The Man Who Knew Too Much: James Stewart

The Man Who Knew Too Much_Hitchcock_1956 The Man Who Knew Too Much_Hitchcock_1956

Hitchcock made The Man Who Knew Too Much twice. First in 1934 with Peter Lorre, then again in 1956 with James Stewart in the lead role. Hitchcock clearly wasn’t a director without ideas, so why the remake? According to the director’s daughter Pat Hitchcock, her father had been mulling over a remake since the 1940s; although proud of the original it was, in his opinion, the work of an amateur – a new version would benefit from his experience. Hitch engaged screenwriter John Michael Hayes (also responsible for Rear Window and To Catch A Thief), but wouldn’t allow him to watch the original – instead he told Hayes the story and then sent him away to write it. The two films follow a similar theme, but are very different in tone and setting.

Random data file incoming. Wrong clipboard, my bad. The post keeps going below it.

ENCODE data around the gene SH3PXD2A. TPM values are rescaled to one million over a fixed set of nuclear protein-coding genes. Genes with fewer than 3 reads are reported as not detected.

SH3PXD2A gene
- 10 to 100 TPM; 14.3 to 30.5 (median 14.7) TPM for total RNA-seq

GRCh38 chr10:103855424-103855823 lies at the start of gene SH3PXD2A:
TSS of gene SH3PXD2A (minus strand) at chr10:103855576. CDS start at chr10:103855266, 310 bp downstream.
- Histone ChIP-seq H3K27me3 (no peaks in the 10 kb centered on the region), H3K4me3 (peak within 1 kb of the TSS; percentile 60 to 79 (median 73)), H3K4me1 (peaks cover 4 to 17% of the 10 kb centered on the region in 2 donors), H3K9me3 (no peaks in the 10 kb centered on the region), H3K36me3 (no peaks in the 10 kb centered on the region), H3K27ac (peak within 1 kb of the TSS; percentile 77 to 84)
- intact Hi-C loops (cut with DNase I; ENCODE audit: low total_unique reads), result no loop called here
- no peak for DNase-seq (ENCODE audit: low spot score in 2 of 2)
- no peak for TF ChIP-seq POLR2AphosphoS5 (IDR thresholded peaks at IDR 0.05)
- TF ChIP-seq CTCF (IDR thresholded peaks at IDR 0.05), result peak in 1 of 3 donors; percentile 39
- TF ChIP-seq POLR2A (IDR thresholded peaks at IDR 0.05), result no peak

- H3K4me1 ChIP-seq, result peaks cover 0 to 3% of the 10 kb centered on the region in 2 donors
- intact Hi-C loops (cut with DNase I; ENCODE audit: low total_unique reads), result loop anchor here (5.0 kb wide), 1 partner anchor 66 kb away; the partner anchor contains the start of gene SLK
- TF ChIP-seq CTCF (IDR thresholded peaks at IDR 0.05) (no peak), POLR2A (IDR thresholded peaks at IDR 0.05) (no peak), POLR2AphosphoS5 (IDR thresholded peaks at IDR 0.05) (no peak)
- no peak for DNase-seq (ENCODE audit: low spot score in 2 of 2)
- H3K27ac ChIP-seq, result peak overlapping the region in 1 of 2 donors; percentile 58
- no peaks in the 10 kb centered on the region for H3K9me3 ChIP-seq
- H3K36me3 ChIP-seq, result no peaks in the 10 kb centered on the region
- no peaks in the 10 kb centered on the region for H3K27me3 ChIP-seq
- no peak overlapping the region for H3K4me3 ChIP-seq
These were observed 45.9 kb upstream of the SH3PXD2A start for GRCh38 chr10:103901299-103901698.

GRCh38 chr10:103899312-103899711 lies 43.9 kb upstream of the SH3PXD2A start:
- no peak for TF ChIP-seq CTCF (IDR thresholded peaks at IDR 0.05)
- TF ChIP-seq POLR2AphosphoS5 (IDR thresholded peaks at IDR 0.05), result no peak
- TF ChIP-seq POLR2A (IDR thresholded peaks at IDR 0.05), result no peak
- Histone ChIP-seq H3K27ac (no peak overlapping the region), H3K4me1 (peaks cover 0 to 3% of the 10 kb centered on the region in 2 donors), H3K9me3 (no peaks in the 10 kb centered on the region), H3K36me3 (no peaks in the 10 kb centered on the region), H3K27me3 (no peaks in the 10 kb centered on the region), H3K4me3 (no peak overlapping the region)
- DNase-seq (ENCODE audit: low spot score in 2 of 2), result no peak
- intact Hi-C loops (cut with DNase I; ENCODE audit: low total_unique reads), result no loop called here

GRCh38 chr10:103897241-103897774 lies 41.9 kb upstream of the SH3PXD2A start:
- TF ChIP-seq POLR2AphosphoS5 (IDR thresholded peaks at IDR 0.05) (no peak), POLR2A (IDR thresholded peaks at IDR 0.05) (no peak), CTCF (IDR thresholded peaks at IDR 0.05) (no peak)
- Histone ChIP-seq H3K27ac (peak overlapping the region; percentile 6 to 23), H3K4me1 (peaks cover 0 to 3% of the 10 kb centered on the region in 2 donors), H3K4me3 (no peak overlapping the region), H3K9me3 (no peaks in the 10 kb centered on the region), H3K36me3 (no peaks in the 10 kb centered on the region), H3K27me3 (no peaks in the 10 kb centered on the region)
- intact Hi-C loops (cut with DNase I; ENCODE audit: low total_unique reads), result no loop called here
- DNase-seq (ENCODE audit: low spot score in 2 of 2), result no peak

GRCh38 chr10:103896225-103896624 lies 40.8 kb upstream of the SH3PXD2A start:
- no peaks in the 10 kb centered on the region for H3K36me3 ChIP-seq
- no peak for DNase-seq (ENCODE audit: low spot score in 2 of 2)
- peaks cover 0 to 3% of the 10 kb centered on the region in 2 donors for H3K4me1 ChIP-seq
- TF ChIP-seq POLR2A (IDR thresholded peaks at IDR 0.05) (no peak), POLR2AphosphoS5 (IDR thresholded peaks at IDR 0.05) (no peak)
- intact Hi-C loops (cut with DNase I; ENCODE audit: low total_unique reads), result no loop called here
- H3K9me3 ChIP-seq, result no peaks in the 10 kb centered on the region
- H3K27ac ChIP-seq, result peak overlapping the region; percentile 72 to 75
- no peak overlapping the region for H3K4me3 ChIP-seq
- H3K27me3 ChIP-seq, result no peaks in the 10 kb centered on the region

The Man Who Knew Too Much_Hitchcock_1956 As it happened, version two didn’t live up to the former which is often regarded as one of Hitchcock’s best films from his ‘British period’. By the 1950s, audiences came to a Hitch release with certain expectations, and the second movie failed to live up to the hype. There were complaints that it was slow, and overly long; accusations that aren’t without merit but the film is not without its merits, including a wonderful symphony scene that takes place at the Royal Albert Hall and is, in my opinion, a textbook example of suspense (Backlots has a wonderful analysis of what makes it so great, if you want to read more). In Hayes’ 1956 version Dr Benjamin McKenna (played by James Stewart) and his wife (Doris Day) travel to Morocco with their son Hank. En-route, they meet Louis Bernard (Daniel Gelin), a mysterious character who’s clearly not all he seems. The following day, Bernard is murdered in the local souk, but not before imparting details of an assassination plot to McKenna. What follows is a tale of kidnapping, false leads, suspense and anticipation, and the action moves from Morocco to London. These are some of the best scenes – Hitch knows his way around these deserted streets, eccentric taxidermy shops and rundown chapels; they are the story of his youth. The Man Who Knew Too Much_Hitchcock_1956 The Man Who Knew Too Much_Hitchcock_1956 By 1956, James Stewart was one of the director’s favourite leading men. In fact, there’s scant evidence that he even considered anyone else for the part of Dr McKenna. Hitch liked Stewart because he was an  actor cinema-goers could relate to; an ‘ordinary’ man. He was able to add comedic elements to the scenes that required them – including one in a Moroccan restaurant where, when required to sit on a traditional low chair, can barely bend his limbs to fit. The scene in the taxidermist’s workshop is cleverly shot – when a fight breaks out a (stuffed) swordfish is quickly carried out of harm’s way, its razor-sharp ‘sword’ appears to be drawn across Stewart’s neck. The Man Who Knew Too Much_Hitchcock_1956_1 Highlighting Stewart’s ‘ordinariness’ isn’t meant to downplay his acting talents, rather celebrate them. Hitch was notoriously fussy – once he found collaborators he enjoyed working with, he stuck with them (see also: Edith Head). Doris Day, Stewart’s co-star in The Man Who Knew Too Much, was perhaps less of a fave – this is the only Hitchcock film she appears in. Unlike his other blondes, Day has a natural warmth and presence – in fact she’s perfectly enhances Stewart’s ordinary man. The Man Who Knew Too Much_Hitchcock_1956 The Man Who Knew Too Much_Hitchcock_1956 The duo combine to make a natural, all-American couple who share a deep love for their son. In a nod to Day’s recent Calamity Jane success, she’s allowed to perform Que Sera Sera – a talent that also sets her apart from Hedren, Novak, Kelly et al, who,  for all their beauty, often remain one-dimensional characters. When Hank is kidnapped, Day is by turns hysterical, hopeful, mesmerising and full of despair, and she manages to pour all these emotions into a heartfelt performance that’s one of her best moments but was perhaps too much for Hitch.